Last night's Farm Dinner was kind of like Prada's Spring 2008 Collection. Lush and voluminous, with watercolor splashes of dark greens, purples, and pinks, Farm Dinner was a three-course otherworldly landscape of swirls, dots, and doodles, textures and flavors, and like Prada in 2008, remained firmly rooted in elegance and tradition. (And England. In the '70's. Kind of.)
Course 1: Prairie Fruits farmstead goat cheese tart with roasted summer vegetables
Preliminary Pairings: NV Joseph Perrier Champagne, 2007 Dopff au Moulin Pinot Blanc
Tarts always seem kind of brunch-y to me (maybe because I spent almost every weekend for 2 years managing brunch at Lula and I saw a lot of tarts come and go . . .) and in my, ahem, humble opinion, nothing goes better with brunch (and fried chicken. and french fries. and pate. and sushi. and salads with egg yolk. and . . . Readers, my love of Champagne is deep and undying and utterly enmeshed with a fierce passion for high fashion and celebrity gossip. In my younger days, a $6 bottle of Charles du Fere from John's Grocery, Sex and the City Season 3, and an US Weekly were enough to render me incandescently happy) than a very dry Champagne.
Of course, Farm Dinner isn't brunch but I trusted my insticts. Prairie Fruit's Farm is our latest favorite cheese maker and their fresh goat cheese is light and tangy and was a perfect foil last night to smoky sauteed Green Acres kale. Remember the Prada-like watercolors? A salad of Nichols Farm broccoli, Green Acres radish and caramelized onion, pickled Klug cherries, purslane, and frisee sprawled ravishingly across the plate. Banyuls vinaigrette added acid and a little sweetness.
Some folks don't want bubbles (not sure why, but to each his or her own) so I needed a still option with acid and a touch of fruit (to stand up to the flavors of all the vegetables). Alsatian whites are known for their aromatic bouquets and clean, light, food-friendly palates. 2007 Dopff is a really wonderful wine, great with food (it tends to hang in the background and let the dishes do their stuff) and also nice and interesting on its own. Refreshing in summer, and lovely in winter, too, owing to its fairly substantial body. Anyway, we used to sell Dopff by the glass at Lula but do not anymore, so last night was an opportunity to open it back up!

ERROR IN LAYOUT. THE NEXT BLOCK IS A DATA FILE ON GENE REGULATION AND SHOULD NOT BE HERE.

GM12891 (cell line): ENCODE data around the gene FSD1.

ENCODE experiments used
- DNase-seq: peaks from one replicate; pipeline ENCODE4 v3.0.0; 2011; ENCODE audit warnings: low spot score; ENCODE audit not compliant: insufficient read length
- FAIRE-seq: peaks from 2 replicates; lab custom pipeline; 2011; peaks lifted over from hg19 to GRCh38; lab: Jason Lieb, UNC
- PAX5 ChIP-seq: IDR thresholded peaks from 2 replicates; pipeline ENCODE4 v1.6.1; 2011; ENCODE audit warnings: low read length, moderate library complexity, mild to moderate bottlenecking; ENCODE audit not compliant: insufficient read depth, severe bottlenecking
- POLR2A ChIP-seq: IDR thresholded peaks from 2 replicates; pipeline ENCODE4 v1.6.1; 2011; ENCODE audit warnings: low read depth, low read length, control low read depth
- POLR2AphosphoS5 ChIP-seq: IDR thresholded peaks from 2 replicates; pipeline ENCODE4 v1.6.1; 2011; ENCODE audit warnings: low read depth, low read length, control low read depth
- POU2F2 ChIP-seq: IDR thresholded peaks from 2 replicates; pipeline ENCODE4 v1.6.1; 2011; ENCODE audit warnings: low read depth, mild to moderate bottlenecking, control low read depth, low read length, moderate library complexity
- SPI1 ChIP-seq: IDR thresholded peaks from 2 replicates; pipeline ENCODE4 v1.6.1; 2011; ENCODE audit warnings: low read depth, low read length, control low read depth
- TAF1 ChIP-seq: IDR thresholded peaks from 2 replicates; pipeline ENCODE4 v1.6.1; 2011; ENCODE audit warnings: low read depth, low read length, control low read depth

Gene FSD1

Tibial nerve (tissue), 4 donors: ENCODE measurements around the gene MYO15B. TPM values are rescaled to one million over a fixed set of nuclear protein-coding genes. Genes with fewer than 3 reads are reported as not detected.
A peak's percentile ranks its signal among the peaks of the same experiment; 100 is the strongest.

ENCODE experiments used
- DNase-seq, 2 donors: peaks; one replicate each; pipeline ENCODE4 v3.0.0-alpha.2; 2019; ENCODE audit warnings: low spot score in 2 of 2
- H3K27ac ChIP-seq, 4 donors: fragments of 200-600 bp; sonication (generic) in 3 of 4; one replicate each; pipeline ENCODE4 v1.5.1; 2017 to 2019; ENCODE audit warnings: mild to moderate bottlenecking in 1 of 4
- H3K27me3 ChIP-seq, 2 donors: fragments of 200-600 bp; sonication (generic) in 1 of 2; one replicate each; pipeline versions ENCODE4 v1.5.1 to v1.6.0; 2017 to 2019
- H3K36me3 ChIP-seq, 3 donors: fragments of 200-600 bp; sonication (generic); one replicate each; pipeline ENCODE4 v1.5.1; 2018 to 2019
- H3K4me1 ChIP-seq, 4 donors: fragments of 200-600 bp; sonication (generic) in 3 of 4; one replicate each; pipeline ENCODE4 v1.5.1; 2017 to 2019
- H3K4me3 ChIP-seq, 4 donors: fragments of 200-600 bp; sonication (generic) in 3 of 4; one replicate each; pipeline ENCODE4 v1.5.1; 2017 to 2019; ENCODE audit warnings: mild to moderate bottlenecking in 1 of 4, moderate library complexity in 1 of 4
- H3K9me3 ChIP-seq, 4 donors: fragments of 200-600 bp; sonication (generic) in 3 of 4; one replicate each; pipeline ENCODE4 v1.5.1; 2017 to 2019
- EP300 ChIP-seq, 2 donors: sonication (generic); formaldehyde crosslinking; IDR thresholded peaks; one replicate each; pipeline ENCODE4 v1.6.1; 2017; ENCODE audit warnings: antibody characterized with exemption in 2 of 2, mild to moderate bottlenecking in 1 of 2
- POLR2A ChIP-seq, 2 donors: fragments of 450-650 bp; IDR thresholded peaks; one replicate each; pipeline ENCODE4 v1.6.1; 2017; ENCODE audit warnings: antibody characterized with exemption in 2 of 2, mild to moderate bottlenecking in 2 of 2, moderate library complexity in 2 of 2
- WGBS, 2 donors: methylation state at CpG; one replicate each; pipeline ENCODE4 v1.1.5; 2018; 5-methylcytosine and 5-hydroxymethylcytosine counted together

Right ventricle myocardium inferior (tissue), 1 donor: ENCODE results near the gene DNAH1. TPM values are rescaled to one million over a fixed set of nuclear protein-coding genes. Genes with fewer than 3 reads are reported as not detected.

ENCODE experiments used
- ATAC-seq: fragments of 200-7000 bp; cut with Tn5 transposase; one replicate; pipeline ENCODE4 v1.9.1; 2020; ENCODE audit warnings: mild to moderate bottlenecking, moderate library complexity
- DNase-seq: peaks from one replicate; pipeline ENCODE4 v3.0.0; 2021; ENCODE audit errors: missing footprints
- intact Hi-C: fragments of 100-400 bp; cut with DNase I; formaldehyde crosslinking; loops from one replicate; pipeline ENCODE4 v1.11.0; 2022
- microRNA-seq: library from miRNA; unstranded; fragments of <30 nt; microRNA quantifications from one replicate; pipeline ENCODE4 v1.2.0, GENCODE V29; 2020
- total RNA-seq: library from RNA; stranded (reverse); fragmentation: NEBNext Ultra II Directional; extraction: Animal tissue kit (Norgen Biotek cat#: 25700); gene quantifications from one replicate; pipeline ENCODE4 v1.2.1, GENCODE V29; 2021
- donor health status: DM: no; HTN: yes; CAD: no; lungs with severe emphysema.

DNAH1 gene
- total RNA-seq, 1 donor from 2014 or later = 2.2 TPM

I didn't grab any reds (or even roses) this time around (at least for Course 1) because I just couldn't shake the notion that the tart dish was slightly breakfast-y and called for super light wines ( and just for the record, I have absolutly no problem with breakfast for dinner!). So the JP Champagne was a total no-brainer (at least for me) and we all loved the Dopff. Here's where personal taste enters in, because (as I'm sure everyone is well aware by now) I love Champagne and would pour it over my Rice Krispies if I was allowed, but certain members of my staff opined that the Dopff was more flavorful and a better match over all. I think the upshot was this: JP cut through the fat of the goat cheese and interacted nicely with all the grilled flavors, the acid of the pickled cherries, and the crunchiness of the frisee. Dopff is a fruitier wine and brought out the natural flavors (can vegetables be fruity?) of the vegetables, and was a little more mouth-coating and viscous, which is pleasurable with food.
Favorites: JP, Dopff
Course 2: Grilled Swan Creek Farm hanger steak with summer squash gratin, roasted baby beets, and chicory butter
Preliminary Pairings: 2007 Owen Roe Ex Umbris Syrah, 2005 Dara Ode Red, 2007 Ladairo Mencia